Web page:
Thursday, June 11, 2009

Liberty and Tyranny - Part 2

Stalwarts of American conservatism such as Rush Limbaugh assert that “conservatism wins whenever it is tried”. But wins what? Elections? Perhaps. But does it win in the field of ideas where it actually counts? Does it actually score practical results, if defeating statism is the goal?

A look at the history of the rise of statism in America over the past 100 years or so tells a story of the utter failure of American Conservatism. This period of rising statism is marked by a steady, stair-step advance punctuated by conservative -- or “swing to the Right” -- interludes. These conservative interludes have primarily been periods of consolidation for the statists in preparation for the expansion of government under the next electoral “swing to the Left”. Conservatism is utterly devoid of any record of actually stopping the advance of statism, let alone rolling it back. Indeed, statism has often been advanced under conservative rule, such as in the case of the antitrust laws. The strongest of the conservative interludes, the Reagan era, ultimately failed to stem the statist tide. As irrefutable proof, I offer up the current Obama Administration and his Democratic congress.

What accounts for this failure? Steeped in faith and altruism, and closed to new ideas by a dogmatic adherence to tradition, the conservative movement was ill equipped to mount an effective counter-intellectual assault against statism. Yet Mark Levin seeks to re-ignite the movement by clinging to the fatal flaws of American Conservatism. Ayn Rand, in whose ideas interest is now surging, doesn’t get a single mention or reference in his book. This is, I believe, no accident.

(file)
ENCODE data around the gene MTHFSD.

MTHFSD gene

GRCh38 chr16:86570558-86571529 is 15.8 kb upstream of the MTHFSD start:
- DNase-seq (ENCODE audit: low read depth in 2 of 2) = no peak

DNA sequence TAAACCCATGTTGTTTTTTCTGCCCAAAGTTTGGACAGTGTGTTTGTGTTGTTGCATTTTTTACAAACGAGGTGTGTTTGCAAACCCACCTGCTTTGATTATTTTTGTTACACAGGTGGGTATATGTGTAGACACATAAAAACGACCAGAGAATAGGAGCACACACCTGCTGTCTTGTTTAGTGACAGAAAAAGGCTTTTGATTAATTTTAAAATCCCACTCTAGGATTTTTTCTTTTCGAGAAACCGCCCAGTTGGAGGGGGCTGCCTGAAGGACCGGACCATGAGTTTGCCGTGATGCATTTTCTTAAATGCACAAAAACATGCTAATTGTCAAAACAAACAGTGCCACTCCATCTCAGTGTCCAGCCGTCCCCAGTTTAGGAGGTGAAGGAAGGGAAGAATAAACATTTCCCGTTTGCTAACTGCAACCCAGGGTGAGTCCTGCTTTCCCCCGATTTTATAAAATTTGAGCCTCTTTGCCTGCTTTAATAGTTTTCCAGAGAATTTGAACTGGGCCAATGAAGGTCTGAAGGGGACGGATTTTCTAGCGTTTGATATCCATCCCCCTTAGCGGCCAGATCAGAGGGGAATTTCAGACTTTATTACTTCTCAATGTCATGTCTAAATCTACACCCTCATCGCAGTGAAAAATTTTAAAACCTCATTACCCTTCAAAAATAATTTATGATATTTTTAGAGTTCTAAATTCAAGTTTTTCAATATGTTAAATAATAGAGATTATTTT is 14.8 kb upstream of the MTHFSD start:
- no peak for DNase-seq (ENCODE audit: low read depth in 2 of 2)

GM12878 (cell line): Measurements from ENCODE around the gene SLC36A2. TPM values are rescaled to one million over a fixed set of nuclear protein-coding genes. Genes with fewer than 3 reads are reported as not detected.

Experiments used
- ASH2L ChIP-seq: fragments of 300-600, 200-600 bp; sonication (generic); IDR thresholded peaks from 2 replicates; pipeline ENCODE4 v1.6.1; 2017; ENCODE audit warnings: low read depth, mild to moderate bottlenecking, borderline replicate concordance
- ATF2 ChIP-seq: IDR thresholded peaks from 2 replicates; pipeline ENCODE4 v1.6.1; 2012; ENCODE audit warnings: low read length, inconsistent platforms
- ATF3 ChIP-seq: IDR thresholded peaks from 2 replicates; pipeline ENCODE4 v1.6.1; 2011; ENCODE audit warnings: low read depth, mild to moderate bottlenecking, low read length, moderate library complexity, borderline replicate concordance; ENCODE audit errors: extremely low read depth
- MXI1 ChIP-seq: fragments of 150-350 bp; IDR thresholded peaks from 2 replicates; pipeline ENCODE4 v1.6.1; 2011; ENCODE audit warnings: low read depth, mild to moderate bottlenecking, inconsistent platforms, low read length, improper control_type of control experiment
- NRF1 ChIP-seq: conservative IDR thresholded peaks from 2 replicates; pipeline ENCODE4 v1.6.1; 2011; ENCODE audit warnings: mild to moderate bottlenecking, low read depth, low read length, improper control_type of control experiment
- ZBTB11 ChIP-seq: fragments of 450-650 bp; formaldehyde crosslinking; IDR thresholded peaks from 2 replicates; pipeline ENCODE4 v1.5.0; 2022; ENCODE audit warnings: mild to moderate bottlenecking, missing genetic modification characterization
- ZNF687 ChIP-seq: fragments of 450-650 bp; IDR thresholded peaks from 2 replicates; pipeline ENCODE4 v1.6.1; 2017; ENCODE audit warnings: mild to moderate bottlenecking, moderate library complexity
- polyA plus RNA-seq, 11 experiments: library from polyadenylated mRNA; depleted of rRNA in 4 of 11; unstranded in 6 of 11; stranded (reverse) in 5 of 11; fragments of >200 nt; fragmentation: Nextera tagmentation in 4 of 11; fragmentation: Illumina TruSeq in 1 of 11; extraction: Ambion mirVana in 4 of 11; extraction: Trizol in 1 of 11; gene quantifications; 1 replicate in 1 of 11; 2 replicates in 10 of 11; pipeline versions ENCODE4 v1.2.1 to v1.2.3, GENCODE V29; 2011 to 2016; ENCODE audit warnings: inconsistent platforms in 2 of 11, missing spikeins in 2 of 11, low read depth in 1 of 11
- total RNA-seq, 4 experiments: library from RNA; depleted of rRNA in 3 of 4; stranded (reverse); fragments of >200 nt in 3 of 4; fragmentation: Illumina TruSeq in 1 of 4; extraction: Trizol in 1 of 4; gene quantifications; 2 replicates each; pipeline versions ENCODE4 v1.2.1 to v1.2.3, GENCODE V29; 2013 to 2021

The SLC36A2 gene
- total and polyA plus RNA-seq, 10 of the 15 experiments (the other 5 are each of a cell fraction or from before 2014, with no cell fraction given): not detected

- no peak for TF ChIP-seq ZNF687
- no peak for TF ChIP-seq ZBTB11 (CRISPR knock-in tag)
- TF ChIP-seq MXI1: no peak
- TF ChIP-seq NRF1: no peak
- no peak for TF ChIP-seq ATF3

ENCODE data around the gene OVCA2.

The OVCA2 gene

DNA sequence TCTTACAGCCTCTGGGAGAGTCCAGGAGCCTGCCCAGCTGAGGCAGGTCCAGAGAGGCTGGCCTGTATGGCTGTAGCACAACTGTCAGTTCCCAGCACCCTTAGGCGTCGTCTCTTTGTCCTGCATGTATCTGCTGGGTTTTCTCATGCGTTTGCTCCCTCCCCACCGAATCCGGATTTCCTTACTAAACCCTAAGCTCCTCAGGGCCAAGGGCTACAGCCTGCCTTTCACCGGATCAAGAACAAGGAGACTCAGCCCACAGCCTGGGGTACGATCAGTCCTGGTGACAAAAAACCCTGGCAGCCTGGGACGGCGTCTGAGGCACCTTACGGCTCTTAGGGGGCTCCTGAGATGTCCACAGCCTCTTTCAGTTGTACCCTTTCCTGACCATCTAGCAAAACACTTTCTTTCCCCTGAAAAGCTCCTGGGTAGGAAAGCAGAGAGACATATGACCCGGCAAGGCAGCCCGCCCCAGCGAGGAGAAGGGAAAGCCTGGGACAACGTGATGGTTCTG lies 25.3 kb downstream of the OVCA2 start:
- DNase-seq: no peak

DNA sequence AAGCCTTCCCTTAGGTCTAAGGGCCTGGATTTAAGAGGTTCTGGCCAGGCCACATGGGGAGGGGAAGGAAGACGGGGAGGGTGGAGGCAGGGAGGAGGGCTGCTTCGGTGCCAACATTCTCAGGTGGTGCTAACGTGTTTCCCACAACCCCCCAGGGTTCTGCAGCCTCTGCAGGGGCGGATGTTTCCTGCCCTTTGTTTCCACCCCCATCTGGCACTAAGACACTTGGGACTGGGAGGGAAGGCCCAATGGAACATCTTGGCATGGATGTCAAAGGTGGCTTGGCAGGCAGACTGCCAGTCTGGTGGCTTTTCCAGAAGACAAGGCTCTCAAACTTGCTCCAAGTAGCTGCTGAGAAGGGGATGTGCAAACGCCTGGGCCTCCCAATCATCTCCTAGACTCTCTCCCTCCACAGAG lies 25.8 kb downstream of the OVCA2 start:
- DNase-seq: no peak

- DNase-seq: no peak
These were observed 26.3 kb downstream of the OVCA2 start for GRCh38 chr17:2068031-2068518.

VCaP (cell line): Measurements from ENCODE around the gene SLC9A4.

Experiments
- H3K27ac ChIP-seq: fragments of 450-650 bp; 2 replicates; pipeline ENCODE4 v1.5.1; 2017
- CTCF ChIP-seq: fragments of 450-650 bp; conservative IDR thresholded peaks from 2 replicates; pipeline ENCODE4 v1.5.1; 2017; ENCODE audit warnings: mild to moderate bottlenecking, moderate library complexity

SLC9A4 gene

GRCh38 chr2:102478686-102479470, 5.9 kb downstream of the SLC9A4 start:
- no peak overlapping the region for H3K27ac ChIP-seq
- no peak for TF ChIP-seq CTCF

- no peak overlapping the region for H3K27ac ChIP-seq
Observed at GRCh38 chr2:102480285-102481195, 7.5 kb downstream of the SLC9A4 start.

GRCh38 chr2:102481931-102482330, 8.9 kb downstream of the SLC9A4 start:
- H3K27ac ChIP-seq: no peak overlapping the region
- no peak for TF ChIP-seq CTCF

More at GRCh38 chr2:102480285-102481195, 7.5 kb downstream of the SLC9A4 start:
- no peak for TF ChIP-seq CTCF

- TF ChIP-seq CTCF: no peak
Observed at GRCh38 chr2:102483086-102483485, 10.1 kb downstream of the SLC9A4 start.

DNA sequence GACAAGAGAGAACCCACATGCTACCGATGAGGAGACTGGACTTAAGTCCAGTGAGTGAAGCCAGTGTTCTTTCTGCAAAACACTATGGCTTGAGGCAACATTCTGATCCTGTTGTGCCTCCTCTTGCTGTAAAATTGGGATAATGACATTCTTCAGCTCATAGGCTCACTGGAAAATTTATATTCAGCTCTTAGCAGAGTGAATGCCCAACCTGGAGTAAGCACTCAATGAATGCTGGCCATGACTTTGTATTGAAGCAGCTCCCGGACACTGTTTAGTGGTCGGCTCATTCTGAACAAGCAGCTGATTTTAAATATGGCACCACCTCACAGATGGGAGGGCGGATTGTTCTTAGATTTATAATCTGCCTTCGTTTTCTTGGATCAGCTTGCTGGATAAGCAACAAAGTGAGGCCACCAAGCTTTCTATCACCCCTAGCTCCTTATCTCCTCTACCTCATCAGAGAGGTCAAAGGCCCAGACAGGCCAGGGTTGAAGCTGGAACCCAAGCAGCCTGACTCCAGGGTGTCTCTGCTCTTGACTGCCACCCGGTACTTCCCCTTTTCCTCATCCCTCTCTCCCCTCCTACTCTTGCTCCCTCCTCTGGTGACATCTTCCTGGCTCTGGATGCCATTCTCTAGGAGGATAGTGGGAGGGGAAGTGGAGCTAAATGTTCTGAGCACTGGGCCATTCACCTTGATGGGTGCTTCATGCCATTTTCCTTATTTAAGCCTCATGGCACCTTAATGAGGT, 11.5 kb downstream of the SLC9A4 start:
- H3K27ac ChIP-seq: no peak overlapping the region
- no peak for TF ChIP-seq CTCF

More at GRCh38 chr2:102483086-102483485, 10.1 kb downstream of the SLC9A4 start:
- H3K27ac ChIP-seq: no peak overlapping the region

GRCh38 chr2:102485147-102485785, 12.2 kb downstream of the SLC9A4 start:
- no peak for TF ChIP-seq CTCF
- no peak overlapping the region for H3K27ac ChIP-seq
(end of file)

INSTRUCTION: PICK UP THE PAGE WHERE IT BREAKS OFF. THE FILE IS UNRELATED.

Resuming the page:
Yet Ayn Rand and her philosophy of Objectivism offers the only viable counter-force to the statism that Mr. Levin seeks to defeat. It is for these very reasons … that Ayn Rand can fill the fatal holes in Conservatism’s intellectual armor … that Mr. Levin chooses to ignore her. Where Mr. Levin asks “why” there is reason and science, ascribing the source of those attributes to a supernatural realm, Rand recognizes the absolutism of existence. Her philosophy, Objectivism, then establishes the fact of the validity of man’s reason, rather than kicking that responsibility off into a mystic realm ruled by an omnipotent God. She then goes on to do what Mr. Levin declares to be the impossible; she offers a secular, scientific, objective validation of individual rights and of the moral code that those rights rest upon.

In the matter of rights, including property rights, Rand lays out the fundamental, scientific case in her essay, Man’s Rights. Here are a few excerpts:

“Rights” are a moral concept -- the concept that provides a logical transition from the principles guiding an individual’s actions to the principles guiding his relationship with others-the concept that preserves and protects individual morality in a social context -- the link between the moral code of a man and the legal code of a society, between ethics and politics. Individual rights are the means of subordinating society to moral law.